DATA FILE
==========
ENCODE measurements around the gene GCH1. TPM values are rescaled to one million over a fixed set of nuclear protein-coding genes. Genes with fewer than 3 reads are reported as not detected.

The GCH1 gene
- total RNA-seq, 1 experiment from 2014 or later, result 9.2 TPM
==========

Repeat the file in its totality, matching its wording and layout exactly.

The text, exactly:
ENCODE measurements around the gene GCH1. TPM values are rescaled to one million over a fixed set of nuclear protein-coding genes. Genes with fewer than 3 reads are reported as not detected.

The GCH1 gene
- total RNA-seq, 1 experiment from 2014 or later, result 9.2 TPM